|US6829781 *||May 24, 2000||Dec 7, 2004||At&T Corp.||Network-based service to provide on-demand video summaries of television programs|
|US7216358 *||Nov 19, 1999||May 8, 2007||Smardtv Sa||Digital television conditional access methods and apparatus with multiple data transport mechanism|
|US7263275 *||Jun 18, 2002||Aug 28, 2007||Broadcom Corporation||System and method of manipulating a system time clock in an audio/video decoding system|
|US20020133826 *||Mar 13, 2002||Sep 19, 2002||Nec Corporation||Video-on-demand system and content searching method for same|
|US20030165323||Jun 18, 2002||Sep 4, 2003||Jason Demas||System and method of manipulating a system time clock in an audio/video decoding system|
|US20030221136 *||Mar 13, 2003||Nov 27, 2003||Seiko Epson Corporation||System and method for providing a power control device for a computing unit|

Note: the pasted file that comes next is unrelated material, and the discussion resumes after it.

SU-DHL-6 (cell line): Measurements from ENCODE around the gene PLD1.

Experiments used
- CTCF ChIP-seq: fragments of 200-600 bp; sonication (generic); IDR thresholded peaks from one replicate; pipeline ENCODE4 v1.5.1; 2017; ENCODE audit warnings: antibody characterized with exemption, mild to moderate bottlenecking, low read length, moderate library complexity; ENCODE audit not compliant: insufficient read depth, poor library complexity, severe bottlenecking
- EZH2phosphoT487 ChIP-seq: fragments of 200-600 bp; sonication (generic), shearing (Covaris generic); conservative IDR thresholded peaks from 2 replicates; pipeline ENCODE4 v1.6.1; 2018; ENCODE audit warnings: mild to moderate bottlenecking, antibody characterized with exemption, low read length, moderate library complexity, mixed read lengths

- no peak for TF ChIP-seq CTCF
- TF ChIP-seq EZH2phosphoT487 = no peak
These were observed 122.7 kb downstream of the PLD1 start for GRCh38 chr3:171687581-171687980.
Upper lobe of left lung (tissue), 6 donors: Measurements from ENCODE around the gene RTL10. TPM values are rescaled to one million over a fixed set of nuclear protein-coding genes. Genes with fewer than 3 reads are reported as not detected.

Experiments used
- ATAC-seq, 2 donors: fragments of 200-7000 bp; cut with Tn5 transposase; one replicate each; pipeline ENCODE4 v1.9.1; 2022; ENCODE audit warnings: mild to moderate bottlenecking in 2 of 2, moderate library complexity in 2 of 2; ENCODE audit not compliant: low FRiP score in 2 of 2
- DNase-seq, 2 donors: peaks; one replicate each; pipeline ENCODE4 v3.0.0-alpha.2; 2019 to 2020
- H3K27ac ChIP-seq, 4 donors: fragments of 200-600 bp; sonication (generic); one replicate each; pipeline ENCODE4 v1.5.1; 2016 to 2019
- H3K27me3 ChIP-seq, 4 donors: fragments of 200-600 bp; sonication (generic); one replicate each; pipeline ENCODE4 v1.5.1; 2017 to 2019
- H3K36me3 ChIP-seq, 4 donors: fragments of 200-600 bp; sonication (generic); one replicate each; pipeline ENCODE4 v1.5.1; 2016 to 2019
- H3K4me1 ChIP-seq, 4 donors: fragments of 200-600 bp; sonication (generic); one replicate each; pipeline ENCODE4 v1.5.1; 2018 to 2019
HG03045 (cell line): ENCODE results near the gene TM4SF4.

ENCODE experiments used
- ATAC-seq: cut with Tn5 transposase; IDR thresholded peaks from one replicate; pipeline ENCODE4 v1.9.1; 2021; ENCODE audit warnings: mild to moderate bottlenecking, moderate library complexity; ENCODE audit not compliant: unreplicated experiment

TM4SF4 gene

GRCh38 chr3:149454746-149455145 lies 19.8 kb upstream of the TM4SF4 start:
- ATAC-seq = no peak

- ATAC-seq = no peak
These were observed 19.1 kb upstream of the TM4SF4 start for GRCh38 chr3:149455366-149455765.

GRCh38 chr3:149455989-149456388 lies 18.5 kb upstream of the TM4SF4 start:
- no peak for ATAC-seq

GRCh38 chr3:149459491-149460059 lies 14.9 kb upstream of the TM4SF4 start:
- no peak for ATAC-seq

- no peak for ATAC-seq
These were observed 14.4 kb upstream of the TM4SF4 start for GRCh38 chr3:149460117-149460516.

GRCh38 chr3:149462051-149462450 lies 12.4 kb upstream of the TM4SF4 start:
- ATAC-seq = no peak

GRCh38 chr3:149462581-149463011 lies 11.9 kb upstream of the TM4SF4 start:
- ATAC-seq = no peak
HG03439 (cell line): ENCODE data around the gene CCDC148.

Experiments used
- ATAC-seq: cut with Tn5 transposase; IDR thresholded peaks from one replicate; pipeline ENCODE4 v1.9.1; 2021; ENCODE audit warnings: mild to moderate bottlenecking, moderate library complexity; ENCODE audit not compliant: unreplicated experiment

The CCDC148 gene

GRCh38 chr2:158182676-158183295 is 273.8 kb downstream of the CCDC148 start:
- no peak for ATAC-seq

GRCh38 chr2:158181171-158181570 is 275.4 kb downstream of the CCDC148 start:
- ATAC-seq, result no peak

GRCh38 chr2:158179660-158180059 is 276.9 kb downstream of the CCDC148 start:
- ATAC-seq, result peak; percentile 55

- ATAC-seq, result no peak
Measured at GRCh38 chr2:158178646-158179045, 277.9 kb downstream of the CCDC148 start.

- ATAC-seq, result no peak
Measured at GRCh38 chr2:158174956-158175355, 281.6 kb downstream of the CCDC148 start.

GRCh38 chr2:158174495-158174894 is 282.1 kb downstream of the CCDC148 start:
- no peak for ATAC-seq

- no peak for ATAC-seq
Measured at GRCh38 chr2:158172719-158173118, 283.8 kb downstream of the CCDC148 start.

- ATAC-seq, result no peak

|TW413753B||Title not available|
|1||"China Application No. 200580017312.2, Office Action mailed on Jul. 27, 2009", 5 pgs.|
|2||"Chinese Application Serial No. 200580017312.2, Office Aciton mailed Dec. 19, 2008", 18 pgs.|
|3||"International Search Report for corresponding PCT Application No. PCT/US2005/021606", (Nov. 16, 2005), 4 pgs.|
|4||"Japan Application No. 2007-518146, Office Action mailed on Oct. 13, 2009", 4 pgs.|
|5||Anikhindi, S., et al., "A Commercial DVB-T Demodulator Chipset", IEE, International Broadcasting Convention, Conference Publication No. 447, (Sep. 12, 1997),528-533.|
|U.S. Classification||725/131, 725/152, 725/140|
|International Classification||H04N5/44, H04N21/433, H04N21/426, H04N11/02, H04N5/46, H04B1/66|
|Cooperative Classification||H04N21/42607, H04N21/4436, H04N21/426, H04N5/46, H04N5/4401|
|European Classification||H04N21/426, H04N21/426B, H04N21/443P, H04N5/44N, H04N5/46|
|Oct 25, 2004||AS||Assignment|
Owner name: INTEL CORPORATION, CALIFORNIA
Free format text: ASSIGNMENT OF ASSIGNORS INTEREST;ASSIGNOR:MUNGUIA, PETER R.;REEL/FRAME:015285/0759
Effective date: 20040920
|Dec 28, 2010||CC||Certificate of correction|
|Mar 13, 2013||FPAY||Fee payment|
Year of fee payment: 4